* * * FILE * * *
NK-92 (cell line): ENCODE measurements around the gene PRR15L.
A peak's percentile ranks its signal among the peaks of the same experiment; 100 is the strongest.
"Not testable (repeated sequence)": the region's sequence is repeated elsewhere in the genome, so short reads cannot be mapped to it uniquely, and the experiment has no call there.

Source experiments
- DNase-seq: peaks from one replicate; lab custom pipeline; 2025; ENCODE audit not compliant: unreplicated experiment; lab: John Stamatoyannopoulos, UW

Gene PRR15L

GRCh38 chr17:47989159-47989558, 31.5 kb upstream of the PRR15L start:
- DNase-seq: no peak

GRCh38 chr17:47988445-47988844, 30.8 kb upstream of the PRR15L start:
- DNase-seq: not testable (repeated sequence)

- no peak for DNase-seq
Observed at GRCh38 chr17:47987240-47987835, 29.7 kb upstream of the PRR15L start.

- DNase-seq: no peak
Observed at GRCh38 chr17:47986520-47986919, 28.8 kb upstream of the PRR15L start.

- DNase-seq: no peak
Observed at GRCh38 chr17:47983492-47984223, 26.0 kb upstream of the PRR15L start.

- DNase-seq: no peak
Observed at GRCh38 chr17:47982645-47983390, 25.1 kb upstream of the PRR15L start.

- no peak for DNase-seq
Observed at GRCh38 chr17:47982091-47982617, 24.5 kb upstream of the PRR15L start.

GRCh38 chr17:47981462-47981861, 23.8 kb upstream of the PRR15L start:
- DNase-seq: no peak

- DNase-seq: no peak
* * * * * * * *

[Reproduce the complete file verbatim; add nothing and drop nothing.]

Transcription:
NK-92 (cell line): ENCODE measurements around the gene PRR15L.
A peak's percentile ranks its signal among the peaks of the same experiment; 100 is the strongest.
"Not testable (repeated sequence)": the region's sequence is repeated elsewhere in the genome, so short reads cannot be mapped to it uniquely, and the experiment has no call there.

Source experiments
- DNase-seq: peaks from one replicate; lab custom pipeline; 2025; ENCODE audit not compliant: unreplicated experiment; lab: John Stamatoyannopoulos, UW

Gene PRR15L

GRCh38 chr17:47989159-47989558, 31.5 kb upstream of the PRR15L start:
- DNase-seq: no peak

GRCh38 chr17:47988445-47988844, 30.8 kb upstream of the PRR15L start:
- DNase-seq: not testable (repeated sequence)

- no peak for DNase-seq
Observed at GRCh38 chr17:47987240-47987835, 29.7 kb upstream of the PRR15L start.

- DNase-seq: no peak
Observed at GRCh38 chr17:47986520-47986919, 28.8 kb upstream of the PRR15L start.

- DNase-seq: no peak
Observed at GRCh38 chr17:47983492-47984223, 26.0 kb upstream of the PRR15L start.

- DNase-seq: no peak
Observed at GRCh38 chr17:47982645-47983390, 25.1 kb upstream of the PRR15L start.

- no peak for DNase-seq
Observed at GRCh38 chr17:47982091-47982617, 24.5 kb upstream of the PRR15L start.

GRCh38 chr17:47981462-47981861, 23.8 kb upstream of the PRR15L start:
- DNase-seq: no peak

- DNase-seq: no peak